The purpose of vehicle history reports is to inform the public about the condition and specific details about a vehicle. Before purchasing a used car, it is always a good idea to perform a VIN check first to ensure the car or truck has not suffered any serious accidents, flood damage, fire, or other serious issues.
A vehicle title reveals information about the current and past owners of the vehicle along with their address information, odometer readings, title number, states where the vehicle has been registered, and purchase dates.
Below are some types of branded titles:
InfoTracer is not a consumer reporting agency under the Fair Credit Reporting Agency (FCRA) and does not provide FCRA compliant consumer reports. InfoTracer does not permit the use of information obtained from their service for use in discriminating against any consumer or for the purposes of determining a consumer's eligibility for personal credit, insurance, employment, housing, licenses, or benefits. It also does not permit the use of gathered information for any purpose related to a consumer's economic or financial standing or status.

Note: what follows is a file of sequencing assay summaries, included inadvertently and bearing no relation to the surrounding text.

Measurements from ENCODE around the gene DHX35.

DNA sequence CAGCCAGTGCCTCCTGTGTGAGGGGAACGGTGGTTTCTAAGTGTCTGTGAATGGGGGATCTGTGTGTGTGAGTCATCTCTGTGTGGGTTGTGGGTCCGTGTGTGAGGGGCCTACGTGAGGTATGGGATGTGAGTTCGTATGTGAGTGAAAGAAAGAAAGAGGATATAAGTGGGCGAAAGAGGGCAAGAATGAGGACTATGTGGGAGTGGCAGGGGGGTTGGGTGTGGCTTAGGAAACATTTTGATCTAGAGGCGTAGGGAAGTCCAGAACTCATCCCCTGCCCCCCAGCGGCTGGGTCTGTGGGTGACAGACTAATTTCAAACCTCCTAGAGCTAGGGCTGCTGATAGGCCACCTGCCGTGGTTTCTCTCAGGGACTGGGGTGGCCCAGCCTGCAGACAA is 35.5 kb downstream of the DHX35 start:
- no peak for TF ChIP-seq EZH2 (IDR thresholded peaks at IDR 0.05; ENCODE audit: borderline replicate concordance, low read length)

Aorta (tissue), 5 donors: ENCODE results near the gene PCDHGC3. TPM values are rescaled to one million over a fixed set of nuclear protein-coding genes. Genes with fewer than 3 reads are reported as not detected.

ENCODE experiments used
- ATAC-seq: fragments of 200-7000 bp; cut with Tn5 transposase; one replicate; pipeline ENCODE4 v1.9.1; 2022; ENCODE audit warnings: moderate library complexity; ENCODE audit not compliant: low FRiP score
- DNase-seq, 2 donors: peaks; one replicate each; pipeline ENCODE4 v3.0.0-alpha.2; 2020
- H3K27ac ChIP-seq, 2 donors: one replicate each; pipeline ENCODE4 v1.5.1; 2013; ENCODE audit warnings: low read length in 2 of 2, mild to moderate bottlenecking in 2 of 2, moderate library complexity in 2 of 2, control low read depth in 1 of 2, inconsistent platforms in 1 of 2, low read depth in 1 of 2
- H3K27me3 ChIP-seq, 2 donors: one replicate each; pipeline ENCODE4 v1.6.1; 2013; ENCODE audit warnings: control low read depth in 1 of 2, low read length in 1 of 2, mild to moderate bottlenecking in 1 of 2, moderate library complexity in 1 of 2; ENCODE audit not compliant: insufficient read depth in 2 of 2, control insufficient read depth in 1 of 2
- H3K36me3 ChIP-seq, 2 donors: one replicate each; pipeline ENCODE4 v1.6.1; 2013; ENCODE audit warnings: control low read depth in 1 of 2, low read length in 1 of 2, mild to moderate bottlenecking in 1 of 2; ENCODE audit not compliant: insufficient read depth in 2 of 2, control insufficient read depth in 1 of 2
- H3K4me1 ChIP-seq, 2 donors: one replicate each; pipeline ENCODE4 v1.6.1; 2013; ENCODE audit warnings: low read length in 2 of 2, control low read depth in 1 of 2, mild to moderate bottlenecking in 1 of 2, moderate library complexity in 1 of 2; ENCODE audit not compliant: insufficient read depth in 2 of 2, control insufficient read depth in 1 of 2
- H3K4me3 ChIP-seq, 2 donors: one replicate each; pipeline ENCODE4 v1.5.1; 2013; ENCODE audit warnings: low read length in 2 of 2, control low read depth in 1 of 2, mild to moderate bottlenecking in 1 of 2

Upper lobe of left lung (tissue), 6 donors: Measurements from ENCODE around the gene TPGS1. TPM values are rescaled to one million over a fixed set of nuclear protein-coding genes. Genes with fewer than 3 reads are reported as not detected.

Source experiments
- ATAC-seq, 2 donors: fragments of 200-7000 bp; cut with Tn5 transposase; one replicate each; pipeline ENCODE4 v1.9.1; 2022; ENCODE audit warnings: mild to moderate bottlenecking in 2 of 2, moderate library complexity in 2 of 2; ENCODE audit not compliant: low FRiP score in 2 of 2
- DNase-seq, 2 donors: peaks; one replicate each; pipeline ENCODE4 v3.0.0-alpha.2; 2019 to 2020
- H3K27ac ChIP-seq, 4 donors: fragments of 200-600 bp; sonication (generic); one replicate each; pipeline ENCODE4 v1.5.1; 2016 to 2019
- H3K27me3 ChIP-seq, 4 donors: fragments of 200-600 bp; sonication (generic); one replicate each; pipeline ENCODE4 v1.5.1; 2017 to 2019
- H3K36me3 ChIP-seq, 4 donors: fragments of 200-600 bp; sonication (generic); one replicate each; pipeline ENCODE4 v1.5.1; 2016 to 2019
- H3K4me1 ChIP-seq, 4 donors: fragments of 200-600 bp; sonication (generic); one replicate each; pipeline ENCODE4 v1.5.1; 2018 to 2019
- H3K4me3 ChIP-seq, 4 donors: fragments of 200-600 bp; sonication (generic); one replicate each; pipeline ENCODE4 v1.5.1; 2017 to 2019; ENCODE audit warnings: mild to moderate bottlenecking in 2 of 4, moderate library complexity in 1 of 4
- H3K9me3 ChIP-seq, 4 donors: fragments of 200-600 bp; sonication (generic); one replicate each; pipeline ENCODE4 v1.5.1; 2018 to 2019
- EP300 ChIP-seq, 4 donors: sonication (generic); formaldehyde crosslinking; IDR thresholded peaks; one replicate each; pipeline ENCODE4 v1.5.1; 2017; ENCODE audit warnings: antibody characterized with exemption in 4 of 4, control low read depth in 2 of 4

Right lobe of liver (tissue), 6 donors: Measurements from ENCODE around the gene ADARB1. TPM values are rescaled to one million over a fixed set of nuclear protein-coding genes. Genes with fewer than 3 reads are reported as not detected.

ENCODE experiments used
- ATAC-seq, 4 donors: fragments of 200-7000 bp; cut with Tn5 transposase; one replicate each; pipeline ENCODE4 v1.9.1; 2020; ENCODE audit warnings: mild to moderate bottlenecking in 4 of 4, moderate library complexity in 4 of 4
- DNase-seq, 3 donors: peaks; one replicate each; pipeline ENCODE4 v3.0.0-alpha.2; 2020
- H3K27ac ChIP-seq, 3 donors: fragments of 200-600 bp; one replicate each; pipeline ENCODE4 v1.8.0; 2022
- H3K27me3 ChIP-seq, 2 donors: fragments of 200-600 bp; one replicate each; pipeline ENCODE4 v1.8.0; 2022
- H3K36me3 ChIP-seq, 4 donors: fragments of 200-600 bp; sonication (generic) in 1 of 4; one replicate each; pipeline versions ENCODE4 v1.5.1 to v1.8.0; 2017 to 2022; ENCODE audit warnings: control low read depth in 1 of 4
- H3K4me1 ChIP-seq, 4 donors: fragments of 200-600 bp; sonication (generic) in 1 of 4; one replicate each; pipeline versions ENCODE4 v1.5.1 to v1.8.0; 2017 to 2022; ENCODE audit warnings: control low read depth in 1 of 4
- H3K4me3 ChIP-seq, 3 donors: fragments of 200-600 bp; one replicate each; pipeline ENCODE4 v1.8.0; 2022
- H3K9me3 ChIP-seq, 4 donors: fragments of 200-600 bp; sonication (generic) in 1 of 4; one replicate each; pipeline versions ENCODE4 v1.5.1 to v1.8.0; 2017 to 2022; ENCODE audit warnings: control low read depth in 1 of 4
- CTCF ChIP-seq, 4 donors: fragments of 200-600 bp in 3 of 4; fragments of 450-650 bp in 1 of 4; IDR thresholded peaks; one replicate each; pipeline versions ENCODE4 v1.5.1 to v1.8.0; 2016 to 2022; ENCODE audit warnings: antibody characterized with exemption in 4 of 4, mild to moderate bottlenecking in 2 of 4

Some government agencies, such as the National Insurance Crime Bureau (NICB), have free VIN check tools where you can enter a VIN and find out specific information for free. You can also run an InfoTracer initial VIN scan for free.
The NICB VIN lookup tool will show if a car has been reported stolen. Before buying a used car, it’s always a good idea to run a quick VIN check to look for any issues.
The NHTSA (National Highway Traffic Safety Administration) has a VIN lookup tool where car owners can check for recalls on their vehicles. The NHTSA is responsible for handling safety recalls in the U.S. InfoTracer’s reports also contain the latest recall information about vehicles.
Yes. You can easily find out the make, model, year, trim level, engine types, braking system, safety equipment like airbags, and more with an InfoTracer search.